Driver drowsiness detection

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Driver drowsiness detection is a car safety technology which helps prevent accidents caused by the driver getting drowsy. Various studies have suggested that around 20% of all road accidents are fatigue-related, up to 50% on certain roads.[1][2]

Some of the current systems learn driver patterns and can detect when a driver is becoming drowsy.


Various technologies can be used to try to detect driver drowsiness.[3]

Steering pattern monitoring[edit]

Primarily uses steering input from electric power steering system.

Vehicle position in lane monitoring[edit]

Uses lane monitoring camera.

Driver eye/face monitoring[edit]

Requires a camera watching the driver's face.[4]

Physiological measurement[edit]

Requires body sensors for measure parameters like brain activity, heart rate, skin conductance, muscle activity.


  • Audi: Rest recommendation system[5]
  • BMW: Active Driving Assistant with Attention Assistant analyses driving behaviour and, if necessary, advises the driver to rest. The advice to take a break is provided in the form of graphic symbols shown on the Control Display.[6]
  • Bosch: "Driver drowsiness detection"[7] takes input from the steering angle sensor, front-mounted lane assist camera, vehicle speed and turn signal stalk.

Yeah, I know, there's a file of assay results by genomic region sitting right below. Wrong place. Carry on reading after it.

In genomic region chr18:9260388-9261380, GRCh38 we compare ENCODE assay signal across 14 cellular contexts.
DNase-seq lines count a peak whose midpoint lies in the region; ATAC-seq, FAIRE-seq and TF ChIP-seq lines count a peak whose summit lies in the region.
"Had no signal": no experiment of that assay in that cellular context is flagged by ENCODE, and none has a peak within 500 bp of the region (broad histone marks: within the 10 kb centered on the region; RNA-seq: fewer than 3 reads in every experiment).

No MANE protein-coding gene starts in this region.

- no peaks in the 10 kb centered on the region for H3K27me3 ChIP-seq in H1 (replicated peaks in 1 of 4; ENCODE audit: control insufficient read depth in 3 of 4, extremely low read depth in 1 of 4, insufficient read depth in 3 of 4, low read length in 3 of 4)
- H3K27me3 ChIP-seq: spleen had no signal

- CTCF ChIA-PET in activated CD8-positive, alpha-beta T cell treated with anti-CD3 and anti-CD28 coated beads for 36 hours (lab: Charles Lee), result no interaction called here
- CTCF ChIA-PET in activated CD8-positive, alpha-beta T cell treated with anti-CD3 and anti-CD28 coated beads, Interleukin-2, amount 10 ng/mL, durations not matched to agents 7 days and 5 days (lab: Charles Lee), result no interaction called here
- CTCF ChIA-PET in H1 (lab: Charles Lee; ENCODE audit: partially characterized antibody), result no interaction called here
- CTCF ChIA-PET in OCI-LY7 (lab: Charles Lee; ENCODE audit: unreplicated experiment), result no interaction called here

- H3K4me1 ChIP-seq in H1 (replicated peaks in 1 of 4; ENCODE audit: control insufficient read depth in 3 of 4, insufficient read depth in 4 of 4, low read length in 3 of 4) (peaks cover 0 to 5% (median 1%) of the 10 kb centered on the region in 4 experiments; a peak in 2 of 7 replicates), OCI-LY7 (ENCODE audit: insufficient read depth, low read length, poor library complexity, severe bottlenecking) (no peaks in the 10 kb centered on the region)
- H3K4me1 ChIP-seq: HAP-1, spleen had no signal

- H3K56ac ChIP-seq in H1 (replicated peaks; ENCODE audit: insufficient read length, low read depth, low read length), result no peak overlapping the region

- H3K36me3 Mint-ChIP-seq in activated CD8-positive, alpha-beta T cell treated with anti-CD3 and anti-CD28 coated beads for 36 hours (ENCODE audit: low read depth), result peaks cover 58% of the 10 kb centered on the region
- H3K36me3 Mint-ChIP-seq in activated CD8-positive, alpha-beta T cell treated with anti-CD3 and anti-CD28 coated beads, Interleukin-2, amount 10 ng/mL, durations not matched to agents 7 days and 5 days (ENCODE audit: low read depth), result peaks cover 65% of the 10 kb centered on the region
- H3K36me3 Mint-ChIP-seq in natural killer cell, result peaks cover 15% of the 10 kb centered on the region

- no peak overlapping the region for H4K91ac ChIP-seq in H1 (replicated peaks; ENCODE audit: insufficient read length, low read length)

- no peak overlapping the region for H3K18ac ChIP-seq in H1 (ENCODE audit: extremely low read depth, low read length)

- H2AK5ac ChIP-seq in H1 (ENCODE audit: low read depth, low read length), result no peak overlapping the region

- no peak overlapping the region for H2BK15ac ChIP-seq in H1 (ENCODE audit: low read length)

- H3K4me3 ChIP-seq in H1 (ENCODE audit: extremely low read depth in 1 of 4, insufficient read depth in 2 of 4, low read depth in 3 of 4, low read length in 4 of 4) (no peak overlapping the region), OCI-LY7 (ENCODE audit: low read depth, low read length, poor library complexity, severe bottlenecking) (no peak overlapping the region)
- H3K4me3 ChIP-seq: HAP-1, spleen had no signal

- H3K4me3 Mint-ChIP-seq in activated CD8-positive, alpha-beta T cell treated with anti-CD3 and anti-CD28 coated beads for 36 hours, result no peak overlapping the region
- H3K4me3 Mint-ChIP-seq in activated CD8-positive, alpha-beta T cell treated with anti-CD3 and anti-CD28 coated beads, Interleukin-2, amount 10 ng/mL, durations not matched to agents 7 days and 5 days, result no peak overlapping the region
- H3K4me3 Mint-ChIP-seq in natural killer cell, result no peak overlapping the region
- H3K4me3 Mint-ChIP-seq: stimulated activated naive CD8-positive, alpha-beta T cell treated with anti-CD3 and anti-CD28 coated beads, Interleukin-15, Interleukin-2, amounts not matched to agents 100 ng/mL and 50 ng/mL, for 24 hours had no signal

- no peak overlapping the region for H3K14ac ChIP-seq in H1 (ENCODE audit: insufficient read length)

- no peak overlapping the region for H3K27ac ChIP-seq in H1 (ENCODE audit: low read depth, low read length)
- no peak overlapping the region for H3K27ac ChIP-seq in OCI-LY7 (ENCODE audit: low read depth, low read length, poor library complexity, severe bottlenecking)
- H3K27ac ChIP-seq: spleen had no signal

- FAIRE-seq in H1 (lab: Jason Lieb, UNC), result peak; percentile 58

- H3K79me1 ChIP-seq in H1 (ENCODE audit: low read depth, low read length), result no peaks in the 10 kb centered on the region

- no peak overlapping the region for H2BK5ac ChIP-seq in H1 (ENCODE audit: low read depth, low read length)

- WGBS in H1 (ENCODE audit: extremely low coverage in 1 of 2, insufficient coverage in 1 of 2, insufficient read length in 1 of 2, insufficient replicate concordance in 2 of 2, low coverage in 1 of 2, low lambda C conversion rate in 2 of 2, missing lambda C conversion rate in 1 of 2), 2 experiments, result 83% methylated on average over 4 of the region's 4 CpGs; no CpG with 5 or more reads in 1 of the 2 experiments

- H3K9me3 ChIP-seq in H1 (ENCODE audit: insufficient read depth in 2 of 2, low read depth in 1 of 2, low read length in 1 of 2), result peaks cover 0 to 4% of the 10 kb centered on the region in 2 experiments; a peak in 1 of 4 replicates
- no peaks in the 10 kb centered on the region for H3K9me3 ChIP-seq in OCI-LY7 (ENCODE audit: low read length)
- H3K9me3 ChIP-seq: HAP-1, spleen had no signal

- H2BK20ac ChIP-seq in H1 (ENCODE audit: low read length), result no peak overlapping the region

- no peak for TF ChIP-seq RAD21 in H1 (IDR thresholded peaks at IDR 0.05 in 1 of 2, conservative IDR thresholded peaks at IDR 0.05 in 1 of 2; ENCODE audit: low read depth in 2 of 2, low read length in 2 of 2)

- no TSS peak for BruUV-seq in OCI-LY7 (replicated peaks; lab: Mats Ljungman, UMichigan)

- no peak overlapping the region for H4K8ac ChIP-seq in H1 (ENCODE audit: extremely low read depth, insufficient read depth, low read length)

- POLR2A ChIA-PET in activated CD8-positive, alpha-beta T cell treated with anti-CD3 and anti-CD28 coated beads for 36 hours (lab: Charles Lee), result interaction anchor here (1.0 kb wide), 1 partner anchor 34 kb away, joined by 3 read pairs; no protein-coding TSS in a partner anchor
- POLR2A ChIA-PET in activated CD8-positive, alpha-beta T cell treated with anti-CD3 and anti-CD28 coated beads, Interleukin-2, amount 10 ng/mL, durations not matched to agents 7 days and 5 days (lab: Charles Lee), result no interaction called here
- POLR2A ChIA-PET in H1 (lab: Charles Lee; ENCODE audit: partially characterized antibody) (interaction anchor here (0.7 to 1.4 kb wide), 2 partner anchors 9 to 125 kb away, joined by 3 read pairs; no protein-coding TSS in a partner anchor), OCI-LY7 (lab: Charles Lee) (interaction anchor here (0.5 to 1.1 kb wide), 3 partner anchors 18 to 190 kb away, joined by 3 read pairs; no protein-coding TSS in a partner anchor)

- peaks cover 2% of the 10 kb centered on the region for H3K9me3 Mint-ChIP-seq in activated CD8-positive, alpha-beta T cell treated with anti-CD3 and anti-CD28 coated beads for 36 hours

• Citroën: AFIL/LDWS uses different technologies to monitor the vehicle position on the road. Some models use sensors mounted in front of the front wheels, monitoring the lane markings. Other models use a camera mounted in top center of the windscreen for the same purpose. Both systems alert the driver by vibrations in the driver's seat, on the left or right half of the seat cushion, respectively.[8]
  • DS:
    • AFIL/LDWS:[9] Lane Departure Warning System gives an audible reminder if you drift out of your lane.
    • DS DRIVER ATTENTION MONITORING[10] identifies any reduction in driver alertness. Using an infrared camera above the steering wheel, DS DRIVER ATTENTION MONITORING continuously monitors: the eyes for signs of tiredness (blinking); the face and head movements for signs of distraction; and the course steered by the car in its road lane (deviations or steering movements by the driver).
  • Ford: Driver Alert[11]
  • Jaguar Land Rover: Driver Condition Monitor and Driver Fatigue Alert, both evaluate driving technique for signs of driver fatigue. When the feature determines if the driver is fatigued, the message center displays the warning, TAKE A BREAK!, for 1 minute, accompanied by an audible chime. When driving continues for more than 15 minutes after the first warning, without taking a break, a further warning is given. The warning continues until the OK button on the steering wheel menu control is pressed.
  • Mazda: Lane Departure Warning System
  • Mercedes-Benz: Attention Assist[12] In 2009, Mercedes-Benz unveiled a system called Attention Assist which monitors the driver's fatigue level and drowsiness based on his/her driving inputs. It issues a visual and audible alarm to alert the driver if he or she is too drowsy to continue driving. It is linked to the car's navigation system, and using that data, it can tell the driver where coffee and fuel are available.[13]